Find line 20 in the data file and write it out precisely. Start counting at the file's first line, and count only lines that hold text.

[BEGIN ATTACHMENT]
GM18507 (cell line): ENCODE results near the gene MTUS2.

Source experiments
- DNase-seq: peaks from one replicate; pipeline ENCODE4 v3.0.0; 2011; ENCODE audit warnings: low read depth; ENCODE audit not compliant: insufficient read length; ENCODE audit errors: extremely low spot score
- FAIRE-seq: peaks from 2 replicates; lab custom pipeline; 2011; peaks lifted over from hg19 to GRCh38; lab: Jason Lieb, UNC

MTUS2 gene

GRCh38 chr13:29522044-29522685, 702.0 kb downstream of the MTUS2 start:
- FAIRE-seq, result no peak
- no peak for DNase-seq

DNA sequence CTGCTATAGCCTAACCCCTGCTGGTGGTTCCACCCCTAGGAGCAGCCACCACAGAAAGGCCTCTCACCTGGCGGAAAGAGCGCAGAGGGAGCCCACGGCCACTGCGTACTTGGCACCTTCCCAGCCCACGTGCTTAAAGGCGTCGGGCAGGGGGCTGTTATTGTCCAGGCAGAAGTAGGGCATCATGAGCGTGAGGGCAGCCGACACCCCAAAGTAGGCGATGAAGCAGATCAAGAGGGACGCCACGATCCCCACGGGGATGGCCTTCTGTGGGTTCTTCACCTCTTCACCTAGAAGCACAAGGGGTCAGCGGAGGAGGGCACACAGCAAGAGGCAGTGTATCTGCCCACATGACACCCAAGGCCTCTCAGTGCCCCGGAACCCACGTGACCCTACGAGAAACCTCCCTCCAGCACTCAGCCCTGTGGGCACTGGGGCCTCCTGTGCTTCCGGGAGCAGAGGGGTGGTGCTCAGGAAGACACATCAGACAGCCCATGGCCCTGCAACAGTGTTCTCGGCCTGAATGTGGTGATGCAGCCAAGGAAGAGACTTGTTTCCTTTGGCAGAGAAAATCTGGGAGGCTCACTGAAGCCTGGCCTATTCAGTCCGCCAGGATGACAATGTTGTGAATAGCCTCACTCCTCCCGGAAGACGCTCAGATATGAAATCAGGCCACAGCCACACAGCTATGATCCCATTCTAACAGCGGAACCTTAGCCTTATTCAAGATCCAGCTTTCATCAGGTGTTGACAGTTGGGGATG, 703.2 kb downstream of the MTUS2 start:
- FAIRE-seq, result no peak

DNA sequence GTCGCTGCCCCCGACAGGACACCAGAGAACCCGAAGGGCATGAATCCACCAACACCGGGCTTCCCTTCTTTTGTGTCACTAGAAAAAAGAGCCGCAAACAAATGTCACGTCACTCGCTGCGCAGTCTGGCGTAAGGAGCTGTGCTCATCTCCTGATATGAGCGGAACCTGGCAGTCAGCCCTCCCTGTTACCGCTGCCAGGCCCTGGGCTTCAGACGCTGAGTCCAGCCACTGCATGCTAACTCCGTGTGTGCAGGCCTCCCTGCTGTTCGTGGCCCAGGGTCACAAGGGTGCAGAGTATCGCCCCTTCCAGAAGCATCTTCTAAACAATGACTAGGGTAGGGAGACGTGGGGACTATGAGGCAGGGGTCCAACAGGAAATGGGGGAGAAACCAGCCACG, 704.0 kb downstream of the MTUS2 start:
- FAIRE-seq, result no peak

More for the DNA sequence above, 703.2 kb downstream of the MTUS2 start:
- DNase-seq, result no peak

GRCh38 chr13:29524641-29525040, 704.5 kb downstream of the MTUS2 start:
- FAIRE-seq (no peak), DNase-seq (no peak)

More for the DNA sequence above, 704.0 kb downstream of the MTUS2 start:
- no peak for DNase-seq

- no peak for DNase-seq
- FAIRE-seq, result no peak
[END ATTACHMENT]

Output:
- FAIRE-seq, result no peak